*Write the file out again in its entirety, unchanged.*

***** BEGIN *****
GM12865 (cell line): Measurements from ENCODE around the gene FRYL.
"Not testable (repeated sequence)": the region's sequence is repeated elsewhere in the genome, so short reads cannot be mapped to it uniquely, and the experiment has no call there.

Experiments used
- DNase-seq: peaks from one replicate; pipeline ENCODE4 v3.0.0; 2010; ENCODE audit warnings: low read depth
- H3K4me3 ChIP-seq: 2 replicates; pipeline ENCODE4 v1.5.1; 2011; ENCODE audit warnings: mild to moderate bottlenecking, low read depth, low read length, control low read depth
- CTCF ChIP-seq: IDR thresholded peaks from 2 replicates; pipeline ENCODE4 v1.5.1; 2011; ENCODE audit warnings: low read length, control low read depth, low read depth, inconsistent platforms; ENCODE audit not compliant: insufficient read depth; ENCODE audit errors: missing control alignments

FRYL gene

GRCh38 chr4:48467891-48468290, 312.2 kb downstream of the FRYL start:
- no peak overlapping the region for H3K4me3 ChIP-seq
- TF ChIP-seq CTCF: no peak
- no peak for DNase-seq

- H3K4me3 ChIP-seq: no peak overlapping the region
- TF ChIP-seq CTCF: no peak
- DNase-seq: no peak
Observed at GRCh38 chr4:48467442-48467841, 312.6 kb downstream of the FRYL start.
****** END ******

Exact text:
GM12865 (cell line): Measurements from ENCODE around the gene FRYL.
"Not testable (repeated sequence)": the region's sequence is repeated elsewhere in the genome, so short reads cannot be mapped to it uniquely, and the experiment has no call there.

Experiments used
- DNase-seq: peaks from one replicate; pipeline ENCODE4 v3.0.0; 2010; ENCODE audit warnings: low read depth
- H3K4me3 ChIP-seq: 2 replicates; pipeline ENCODE4 v1.5.1; 2011; ENCODE audit warnings: mild to moderate bottlenecking, low read depth, low read length, control low read depth
- CTCF ChIP-seq: IDR thresholded peaks from 2 replicates; pipeline ENCODE4 v1.5.1; 2011; ENCODE audit warnings: low read length, control low read depth, low read depth, inconsistent platforms; ENCODE audit not compliant: insufficient read depth; ENCODE audit errors: missing control alignments

FRYL gene

GRCh38 chr4:48467891-48468290, 312.2 kb downstream of the FRYL start:
- no peak overlapping the region for H3K4me3 ChIP-seq
- TF ChIP-seq CTCF: no peak
- no peak for DNase-seq

- H3K4me3 ChIP-seq: no peak overlapping the region
- TF ChIP-seq CTCF: no peak
- DNase-seq: no peak
Observed at GRCh38 chr4:48467442-48467841, 312.6 kb downstream of the FRYL start.